Vietnam Free Expression Newsletter No. 43/2021 – Week of November 1-7

Greetings from The 88 Project. We bring you news, analysis, and actions regarding human rights and civil society in Vietnam during the week of October 31 – November 6. A journalist at a state-run newspaper was tried for his Facebook posts, a former police captain was jailed and allegedly tortured for his Youtube videos; both cases involve exposing corruption by government officials. Political prisoners continue to be denied visits by families and they are not allowed to receive reading materials such as the Bible. One warned of imminent danger to himself before his phone call was cut off. Another said interrogators threatened to arrest his wife. The 88 Project submitted its midterm UPR assessment of Vietnam to the UN. A campaign to send letters to jailed journalist Pham Doan Trang to cheer her up is underway. Vietnam is urged to investigate and stop the trafficking of women and girls to Saudi Arabia. The minister of security police in charge of a 2016 kidnapping in Berlin was filmed splurging on thousand-dollar gold-leafed steak while in the UK for COP26, causing an uproar in COVID-stricken Vietnam. The 88 Project seeks a Co-Director to help shape and lead our international team. Know someone who might qualify? Please help us spread the word. 


Political Prisoners

Le Trong Hung

Le Trong Hung’s wife, Tu Dinh Huong, said that on October 26 her husband met his lawyer for the first time since his arrest in late March. He asked for a copy of the Bible and 50 copies of Vietnam’s Constitution to give to prison guards and officials. On October 29, the visually-impaired woman brought the books to the detention center, but the guard at the front desk refused to let her see her husband or give him the books, so she had to take them home.

Phan Bui Bao Thy

On October 29 Phan Bui Bao Thy, a former journalist for the state-run online magazine Giáo Dục và Thời Đại (Education and the Times), was put on trial with two co-defendants — Nguyen Huy and Le Anh Dung. They are accused of setting up several Facebook pages for the purpose of smearing the reputation of the police chief of Quang Tri Province by posting 79 articles exposing his supposed wrongdoings. The three men were initially charged with “abusing democratic freedoms” under Article 331, but after two days of hearing, the court has asked the prosecutors to revise the charges and add “libel” to the case. The trial therefore has been suspended.

Hoang Duc Binh’s mother, Pham Thi Van, reported that she was able to talk to her son for a second time in October and she said that Binh was in good spirits. It had been over a year since she last saw Binh, partly because of Covid, partly because Binh always refuses to wear a prison uniform when the family visits, insisting that he’s wrongly imprisoned. He said for the past six months he only ate what the family sent him, and not prison food. Arrested in 2017, environmental and labor rights activist Binh was sentenced to 14 years under Articles 330 and 331 of the Criminal Code.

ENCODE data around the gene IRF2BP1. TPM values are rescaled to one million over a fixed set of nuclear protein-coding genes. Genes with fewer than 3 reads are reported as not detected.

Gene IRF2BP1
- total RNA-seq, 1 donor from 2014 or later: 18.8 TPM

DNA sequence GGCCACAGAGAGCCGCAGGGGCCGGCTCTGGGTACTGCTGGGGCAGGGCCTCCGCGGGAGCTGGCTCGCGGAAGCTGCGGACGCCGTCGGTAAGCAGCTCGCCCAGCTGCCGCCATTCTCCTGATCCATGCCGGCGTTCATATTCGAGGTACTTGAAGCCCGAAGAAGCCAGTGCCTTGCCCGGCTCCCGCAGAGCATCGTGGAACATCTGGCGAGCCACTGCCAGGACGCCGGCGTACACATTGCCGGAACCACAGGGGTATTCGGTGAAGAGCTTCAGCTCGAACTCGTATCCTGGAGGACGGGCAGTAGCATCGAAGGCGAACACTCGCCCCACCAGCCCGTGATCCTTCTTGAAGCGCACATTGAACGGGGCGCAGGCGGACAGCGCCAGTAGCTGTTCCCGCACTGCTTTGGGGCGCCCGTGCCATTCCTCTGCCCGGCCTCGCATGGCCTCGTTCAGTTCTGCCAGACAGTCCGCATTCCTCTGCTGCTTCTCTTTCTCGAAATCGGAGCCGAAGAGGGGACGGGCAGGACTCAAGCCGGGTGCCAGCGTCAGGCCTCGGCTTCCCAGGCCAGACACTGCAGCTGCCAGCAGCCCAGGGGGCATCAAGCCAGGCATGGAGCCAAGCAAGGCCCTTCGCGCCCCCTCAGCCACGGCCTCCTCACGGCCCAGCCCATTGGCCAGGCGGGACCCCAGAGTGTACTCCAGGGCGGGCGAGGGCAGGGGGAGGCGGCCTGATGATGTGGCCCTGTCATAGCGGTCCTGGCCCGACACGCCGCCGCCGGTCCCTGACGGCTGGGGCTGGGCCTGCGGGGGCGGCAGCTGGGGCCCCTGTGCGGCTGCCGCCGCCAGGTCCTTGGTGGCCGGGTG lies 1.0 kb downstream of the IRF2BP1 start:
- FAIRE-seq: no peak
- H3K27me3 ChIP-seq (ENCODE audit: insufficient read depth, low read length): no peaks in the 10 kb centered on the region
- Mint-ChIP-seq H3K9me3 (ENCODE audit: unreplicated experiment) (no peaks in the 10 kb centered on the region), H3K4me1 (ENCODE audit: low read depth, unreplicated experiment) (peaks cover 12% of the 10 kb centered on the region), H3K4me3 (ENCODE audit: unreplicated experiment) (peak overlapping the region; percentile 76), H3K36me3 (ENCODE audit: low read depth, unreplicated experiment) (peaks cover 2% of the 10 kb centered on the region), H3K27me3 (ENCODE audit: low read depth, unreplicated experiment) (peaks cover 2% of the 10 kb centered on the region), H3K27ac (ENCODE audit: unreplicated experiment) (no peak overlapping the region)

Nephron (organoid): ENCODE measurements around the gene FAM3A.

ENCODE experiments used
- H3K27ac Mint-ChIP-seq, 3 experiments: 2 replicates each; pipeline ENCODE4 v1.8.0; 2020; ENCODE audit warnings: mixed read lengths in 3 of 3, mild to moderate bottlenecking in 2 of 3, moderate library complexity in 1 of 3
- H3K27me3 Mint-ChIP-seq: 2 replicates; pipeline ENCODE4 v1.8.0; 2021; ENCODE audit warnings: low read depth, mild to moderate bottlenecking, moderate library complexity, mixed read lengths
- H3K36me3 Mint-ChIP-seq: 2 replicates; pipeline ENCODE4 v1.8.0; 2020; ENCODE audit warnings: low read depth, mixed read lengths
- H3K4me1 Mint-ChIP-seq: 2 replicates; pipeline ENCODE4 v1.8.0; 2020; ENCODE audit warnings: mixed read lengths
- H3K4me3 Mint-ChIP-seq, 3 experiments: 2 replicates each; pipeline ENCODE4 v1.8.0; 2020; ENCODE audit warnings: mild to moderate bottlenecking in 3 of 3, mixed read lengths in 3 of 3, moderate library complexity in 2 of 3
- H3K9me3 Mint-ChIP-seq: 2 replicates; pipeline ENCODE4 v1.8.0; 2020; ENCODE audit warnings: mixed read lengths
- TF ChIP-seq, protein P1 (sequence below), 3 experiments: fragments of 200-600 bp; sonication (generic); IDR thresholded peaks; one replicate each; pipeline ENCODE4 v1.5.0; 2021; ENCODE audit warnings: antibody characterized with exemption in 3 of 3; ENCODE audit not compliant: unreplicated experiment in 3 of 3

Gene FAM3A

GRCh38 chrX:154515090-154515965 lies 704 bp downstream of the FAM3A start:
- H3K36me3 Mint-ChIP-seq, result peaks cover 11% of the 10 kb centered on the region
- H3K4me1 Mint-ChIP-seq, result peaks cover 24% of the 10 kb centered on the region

Le Chi Thanh

Former police captain Le Chi Thanh, who was arrested in April 2021 for posting videos of police abuse on Youtube, has allegedly been severely tortured in prison. His mother claims that her son had been beaten and “hung by his arms and legs for seven days in a pit full of feces.” It is not known from whom she got this information. Before 2020, Thanh had been honored as a model police officer. His videos exposing corruption and abuse by police and prison guards have since been removed from Youtube.

Thu Do, the wife of land rights activist Trinh Ba Phuong, said his lawyer told her that Phuong’s health has stabilized after complaining earlier of having pain in his eyes. Phuong said he lost 10kg and weighed only 59kg when he was put in a mental institution for a month in March. Phuong is reported to be strong mentally. He told the lawyer that at one point investigators tried to pressure him by telling him that if he did not plead guilty they would arrest his wife as well. It is not known when his trial will take place.

Phan Kim Khanh

Jailed blogger Phan Kim Khanh, former member of the US-sponsored Young Southeast Asian Leaders Initiative, had his call with his family cut off after he warned that if they don’t hear from him within 15 days then “something bad will have happened.” Khanh is serving a six-year sentence for “anti-state” propaganda. In 2020 the UN Working Group on Arbitrary Detention called Khanh’s imprisonment “a violation of international law.”

This week, we think of the arrest and trial anniversaries of the following political prisoners:

Kham (left) and Quyen at trial, Source: Vietnam News Agency